“Even if we are not all fated to circle a single story for our whole lives, perhaps we are obliged to follow a single thought all the way until we have finished it. Thoughts can take years.”
– Jordan Kisner
In an interview with So Many Damn Books, Jordan Kisner describes her book of essays Thin Places as charting her own curiosity about how the religious impulse manifests in American secular life, adding that she sees it as a ‘stop along my path towards figuring out how to be a person.’ This essay titled, Soon This Space Will Be Too Small, is a short musing about circular themes and thoughts that can revolve around a whole lifetime – in this case, a story told by the singer Lhasa de Sela describing an idea her father had about the circularity of our lives and the ways in which we pass through worlds and grow and die as we pass through into other worlds and lives.
Soon This Space Will Be Too Small
From time to time you’ll hear a writer suggest that we are all cursed, like Kierkegaard, to tell the same story over and over forever. Maggie Nelson suggests, less morosely, that we may “undergo the same realizations, write the same notes in the margin, return to the same themes in one’s work, relearn the same emotional truths” not because we’re cursed or stuck but because in fact “such revisitations constitute a life.” She calls it, paraphrasing the psychoanalyst Donald Winnicott, “ordinary devotion.”
Even if we are not all fated to circle a single story for our whole lives, perhaps we are obliged to follow a single thought all the way until we have finished it. Thoughts can take years. Lately I have been listening to a recording made by the songwriter Lhasa de Sela shortly before she died, at age thirty-seven, of breast cancer. When you talk about Lhasa in a room of musicians everyone gets sad because there is a common understanding that she was special, one of those people with a fingertip pressed to the universal pulse. When you hear her voice you can tell. It sounds like a coyote in the dark, a reed threaded down a long pipe.
In the recording, Lhasa is telling a story about her father, who is, she reports, a philosophical man. “Each idea that he has, its orbit takes several years to go around,” she says. “And when he’s really gone all the way through, then he has a new idea.” These days, Lhasa says, her father has a new idea:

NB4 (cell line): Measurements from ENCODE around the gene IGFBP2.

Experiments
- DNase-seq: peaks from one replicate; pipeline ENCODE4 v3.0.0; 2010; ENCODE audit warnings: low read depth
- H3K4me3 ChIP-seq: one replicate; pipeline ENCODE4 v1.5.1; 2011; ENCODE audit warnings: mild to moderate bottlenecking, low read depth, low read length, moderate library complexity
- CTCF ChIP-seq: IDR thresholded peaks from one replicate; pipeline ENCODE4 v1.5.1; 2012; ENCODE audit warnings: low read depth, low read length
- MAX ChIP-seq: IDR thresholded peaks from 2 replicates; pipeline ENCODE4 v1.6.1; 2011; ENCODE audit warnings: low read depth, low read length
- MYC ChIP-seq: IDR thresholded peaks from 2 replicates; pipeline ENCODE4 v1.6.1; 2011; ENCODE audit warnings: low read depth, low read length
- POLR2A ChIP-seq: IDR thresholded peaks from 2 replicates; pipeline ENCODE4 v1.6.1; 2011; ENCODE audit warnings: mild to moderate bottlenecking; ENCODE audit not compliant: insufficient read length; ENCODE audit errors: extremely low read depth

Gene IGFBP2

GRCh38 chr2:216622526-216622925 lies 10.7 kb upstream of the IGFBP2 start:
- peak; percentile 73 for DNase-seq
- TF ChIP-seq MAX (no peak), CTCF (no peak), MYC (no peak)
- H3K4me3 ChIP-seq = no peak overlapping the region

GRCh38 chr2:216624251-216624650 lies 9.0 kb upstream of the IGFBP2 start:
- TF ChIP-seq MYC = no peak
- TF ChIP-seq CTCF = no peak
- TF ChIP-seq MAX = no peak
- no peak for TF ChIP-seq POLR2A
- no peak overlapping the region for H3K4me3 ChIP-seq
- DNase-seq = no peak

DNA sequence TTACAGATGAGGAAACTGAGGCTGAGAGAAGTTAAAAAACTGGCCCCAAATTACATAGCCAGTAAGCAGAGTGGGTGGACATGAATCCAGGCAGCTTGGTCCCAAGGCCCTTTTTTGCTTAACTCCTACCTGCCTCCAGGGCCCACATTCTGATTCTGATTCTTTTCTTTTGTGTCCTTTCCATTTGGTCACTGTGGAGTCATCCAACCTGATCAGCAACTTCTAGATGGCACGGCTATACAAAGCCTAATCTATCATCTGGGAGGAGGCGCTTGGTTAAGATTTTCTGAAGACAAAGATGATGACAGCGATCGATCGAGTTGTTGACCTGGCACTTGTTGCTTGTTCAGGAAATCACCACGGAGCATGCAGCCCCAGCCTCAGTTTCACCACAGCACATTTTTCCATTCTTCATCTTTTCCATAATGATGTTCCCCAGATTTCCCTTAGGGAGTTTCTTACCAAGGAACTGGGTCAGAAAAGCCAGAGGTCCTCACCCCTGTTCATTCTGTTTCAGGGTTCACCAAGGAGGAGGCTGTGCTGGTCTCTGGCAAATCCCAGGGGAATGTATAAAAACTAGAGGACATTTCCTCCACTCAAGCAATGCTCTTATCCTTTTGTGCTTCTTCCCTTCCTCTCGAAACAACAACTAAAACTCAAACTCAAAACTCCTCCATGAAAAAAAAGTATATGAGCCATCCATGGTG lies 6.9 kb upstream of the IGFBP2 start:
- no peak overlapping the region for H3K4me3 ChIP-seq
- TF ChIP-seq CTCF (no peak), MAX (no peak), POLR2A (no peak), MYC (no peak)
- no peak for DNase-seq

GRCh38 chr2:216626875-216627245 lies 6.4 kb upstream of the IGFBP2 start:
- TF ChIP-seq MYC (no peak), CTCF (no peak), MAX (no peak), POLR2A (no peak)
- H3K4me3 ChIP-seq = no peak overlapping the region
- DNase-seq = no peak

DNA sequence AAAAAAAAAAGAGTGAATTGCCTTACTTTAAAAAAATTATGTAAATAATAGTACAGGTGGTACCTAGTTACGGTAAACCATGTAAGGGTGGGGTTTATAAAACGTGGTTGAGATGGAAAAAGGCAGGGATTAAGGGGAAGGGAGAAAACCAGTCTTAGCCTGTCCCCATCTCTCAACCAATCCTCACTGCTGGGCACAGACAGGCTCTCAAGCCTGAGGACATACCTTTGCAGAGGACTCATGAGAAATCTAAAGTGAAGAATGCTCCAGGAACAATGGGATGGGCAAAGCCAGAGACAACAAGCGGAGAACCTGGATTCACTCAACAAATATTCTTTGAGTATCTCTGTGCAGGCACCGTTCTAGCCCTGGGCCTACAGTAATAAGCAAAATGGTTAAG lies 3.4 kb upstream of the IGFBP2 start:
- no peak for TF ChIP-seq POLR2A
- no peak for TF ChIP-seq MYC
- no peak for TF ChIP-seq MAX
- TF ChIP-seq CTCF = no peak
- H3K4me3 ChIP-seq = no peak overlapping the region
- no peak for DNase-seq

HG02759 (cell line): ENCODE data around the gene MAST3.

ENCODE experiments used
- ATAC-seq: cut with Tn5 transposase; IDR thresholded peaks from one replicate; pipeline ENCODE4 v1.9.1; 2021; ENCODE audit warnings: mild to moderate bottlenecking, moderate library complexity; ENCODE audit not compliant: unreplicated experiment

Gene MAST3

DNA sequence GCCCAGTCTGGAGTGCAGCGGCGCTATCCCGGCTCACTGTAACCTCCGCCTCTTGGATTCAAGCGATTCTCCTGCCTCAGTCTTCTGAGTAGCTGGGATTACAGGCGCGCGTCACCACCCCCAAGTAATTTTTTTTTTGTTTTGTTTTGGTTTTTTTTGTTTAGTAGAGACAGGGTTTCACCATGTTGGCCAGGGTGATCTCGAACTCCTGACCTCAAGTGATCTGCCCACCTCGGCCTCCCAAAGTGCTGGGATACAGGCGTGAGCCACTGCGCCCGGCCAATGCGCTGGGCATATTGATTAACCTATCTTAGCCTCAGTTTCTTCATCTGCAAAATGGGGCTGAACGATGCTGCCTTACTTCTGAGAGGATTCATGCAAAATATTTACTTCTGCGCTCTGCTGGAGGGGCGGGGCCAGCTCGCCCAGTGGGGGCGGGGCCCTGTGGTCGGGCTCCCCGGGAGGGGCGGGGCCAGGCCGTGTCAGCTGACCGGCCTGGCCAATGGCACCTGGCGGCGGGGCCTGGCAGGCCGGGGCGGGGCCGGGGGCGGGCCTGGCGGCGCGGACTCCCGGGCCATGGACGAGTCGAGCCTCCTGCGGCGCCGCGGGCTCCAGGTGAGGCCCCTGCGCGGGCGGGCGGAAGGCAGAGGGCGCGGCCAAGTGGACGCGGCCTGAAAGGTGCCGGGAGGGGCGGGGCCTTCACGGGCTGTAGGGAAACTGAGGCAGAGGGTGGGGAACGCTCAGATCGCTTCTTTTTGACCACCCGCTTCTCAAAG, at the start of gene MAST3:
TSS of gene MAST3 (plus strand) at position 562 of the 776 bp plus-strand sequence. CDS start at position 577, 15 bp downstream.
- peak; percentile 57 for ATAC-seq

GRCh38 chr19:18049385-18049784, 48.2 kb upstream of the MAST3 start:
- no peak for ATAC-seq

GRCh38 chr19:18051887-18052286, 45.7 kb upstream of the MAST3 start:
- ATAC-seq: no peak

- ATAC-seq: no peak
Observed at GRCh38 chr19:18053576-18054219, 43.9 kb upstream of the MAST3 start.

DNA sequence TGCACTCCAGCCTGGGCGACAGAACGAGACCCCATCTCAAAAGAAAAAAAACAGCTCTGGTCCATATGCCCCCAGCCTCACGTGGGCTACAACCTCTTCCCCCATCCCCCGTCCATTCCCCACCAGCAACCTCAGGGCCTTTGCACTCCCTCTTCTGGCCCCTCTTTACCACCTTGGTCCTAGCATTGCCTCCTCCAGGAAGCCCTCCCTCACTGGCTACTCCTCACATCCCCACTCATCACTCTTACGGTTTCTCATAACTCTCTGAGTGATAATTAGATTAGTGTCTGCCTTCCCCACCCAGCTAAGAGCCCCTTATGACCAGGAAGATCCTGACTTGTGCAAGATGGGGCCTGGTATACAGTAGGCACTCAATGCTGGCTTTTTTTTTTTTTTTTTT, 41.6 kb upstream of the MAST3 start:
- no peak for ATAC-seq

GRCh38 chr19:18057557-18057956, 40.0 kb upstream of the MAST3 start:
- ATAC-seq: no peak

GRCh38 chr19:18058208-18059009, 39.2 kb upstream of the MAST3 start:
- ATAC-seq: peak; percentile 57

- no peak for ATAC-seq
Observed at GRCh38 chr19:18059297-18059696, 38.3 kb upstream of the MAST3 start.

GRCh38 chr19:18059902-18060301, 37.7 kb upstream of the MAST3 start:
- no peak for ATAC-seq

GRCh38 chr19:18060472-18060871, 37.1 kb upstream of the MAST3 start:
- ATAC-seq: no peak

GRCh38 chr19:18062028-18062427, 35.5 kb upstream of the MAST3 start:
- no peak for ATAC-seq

“As we move through life, she says, we hear sounds and feel shocks that come from yet another world. Nearby, there is some other way of being we cannot yet imagine.”
His idea is that when we are conceived we appear in our mother’s womb like a little tiny light, suspended in immense space. There’s no sound. It’s completely dark. And time doesn’t seem to exist. It’s like an ocean of darkness. … As we grow, slowly we begin to feel things and touch things, and touch the walls of our world that we’re in. Then we begin to hear sounds and feel shocks that come to us from the outside, and as we get bigger and bigger, the distance between ourselves and that other outside world becomes smaller and smaller, and this world that we are inside that seemed so huge in the beginning and so infinitely welcoming, has become very uncomfortable. And we are obliged to be born.
Birth, her father suggests, is so chaotic and violent that we think it must be dying, the end of everything, and we are surprised to find ourselves delivered into a new world, so vast and incomprehensible that once again we are infinitely small and time is infinitely long. Again, we grow. We learn to touch the contours of the world that we’re in.
This experience itself is circular. As we move through life, she says, we hear sounds and feel shocks that come from yet another world. Nearby, there is some other way of being we cannot yet imagine. And that other world is near, is with us, our whole lives long, sometimes faintly audible, as if something is happening just on the other side of a very, very thin wall. We can forget about it for a long time, and then it comes again.
From Thin Places: Essays From In Between